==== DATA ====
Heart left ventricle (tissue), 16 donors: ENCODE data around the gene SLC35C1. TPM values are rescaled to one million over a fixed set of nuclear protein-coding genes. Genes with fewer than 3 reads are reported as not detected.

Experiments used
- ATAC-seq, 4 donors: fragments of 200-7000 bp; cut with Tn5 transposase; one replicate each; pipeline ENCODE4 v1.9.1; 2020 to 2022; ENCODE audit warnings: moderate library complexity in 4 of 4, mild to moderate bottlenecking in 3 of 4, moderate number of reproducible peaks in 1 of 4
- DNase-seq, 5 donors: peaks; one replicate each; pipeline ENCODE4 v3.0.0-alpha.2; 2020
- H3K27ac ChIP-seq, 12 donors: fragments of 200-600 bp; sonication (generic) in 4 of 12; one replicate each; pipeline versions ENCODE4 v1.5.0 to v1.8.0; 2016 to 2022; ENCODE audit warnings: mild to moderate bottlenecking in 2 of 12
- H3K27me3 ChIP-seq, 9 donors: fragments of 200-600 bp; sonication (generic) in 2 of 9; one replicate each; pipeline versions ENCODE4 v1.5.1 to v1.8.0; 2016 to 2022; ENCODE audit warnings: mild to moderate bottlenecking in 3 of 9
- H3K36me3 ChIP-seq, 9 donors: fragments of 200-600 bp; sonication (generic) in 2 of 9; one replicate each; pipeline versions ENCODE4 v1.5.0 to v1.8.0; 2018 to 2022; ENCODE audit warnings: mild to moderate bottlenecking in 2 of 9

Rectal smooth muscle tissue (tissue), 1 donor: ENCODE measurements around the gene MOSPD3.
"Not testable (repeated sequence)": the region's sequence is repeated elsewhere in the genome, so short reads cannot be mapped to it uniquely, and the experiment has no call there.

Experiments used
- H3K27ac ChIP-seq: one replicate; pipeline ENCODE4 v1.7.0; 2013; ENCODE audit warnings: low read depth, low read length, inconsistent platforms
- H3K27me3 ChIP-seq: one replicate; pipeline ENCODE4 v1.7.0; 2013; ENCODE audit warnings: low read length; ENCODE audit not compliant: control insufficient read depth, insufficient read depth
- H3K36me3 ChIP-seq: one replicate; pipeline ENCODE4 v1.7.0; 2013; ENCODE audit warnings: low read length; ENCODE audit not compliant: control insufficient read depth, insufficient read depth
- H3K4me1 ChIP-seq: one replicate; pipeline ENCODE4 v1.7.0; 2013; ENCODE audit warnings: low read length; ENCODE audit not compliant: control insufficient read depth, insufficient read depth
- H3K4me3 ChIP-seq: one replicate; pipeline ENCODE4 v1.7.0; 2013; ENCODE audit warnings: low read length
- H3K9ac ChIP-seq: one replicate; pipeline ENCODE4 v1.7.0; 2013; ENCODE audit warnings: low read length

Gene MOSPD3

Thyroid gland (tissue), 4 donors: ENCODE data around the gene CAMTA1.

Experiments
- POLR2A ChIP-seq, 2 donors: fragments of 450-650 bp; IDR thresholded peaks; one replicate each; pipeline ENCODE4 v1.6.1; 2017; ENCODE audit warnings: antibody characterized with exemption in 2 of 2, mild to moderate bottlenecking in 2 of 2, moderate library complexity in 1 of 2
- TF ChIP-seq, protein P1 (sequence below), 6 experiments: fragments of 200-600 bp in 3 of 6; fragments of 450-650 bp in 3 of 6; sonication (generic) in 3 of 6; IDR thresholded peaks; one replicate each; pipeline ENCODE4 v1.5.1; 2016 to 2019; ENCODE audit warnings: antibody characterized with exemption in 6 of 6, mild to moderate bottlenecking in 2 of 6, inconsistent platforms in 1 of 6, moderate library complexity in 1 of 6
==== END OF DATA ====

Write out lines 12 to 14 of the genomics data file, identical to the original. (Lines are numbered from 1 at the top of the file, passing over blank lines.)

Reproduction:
- H3K27me3 ChIP-seq: one replicate; pipeline ENCODE4 v1.7.0; 2013; ENCODE audit warnings: low read length; ENCODE audit not compliant: control insufficient read depth, insufficient read depth
- H3K36me3 ChIP-seq: one replicate; pipeline ENCODE4 v1.7.0; 2013; ENCODE audit warnings: low read length; ENCODE audit not compliant: control insufficient read depth, insufficient read depth
- H3K4me1 ChIP-seq: one replicate; pipeline ENCODE4 v1.7.0; 2013; ENCODE audit warnings: low read length; ENCODE audit not compliant: control insufficient read depth, insufficient read depth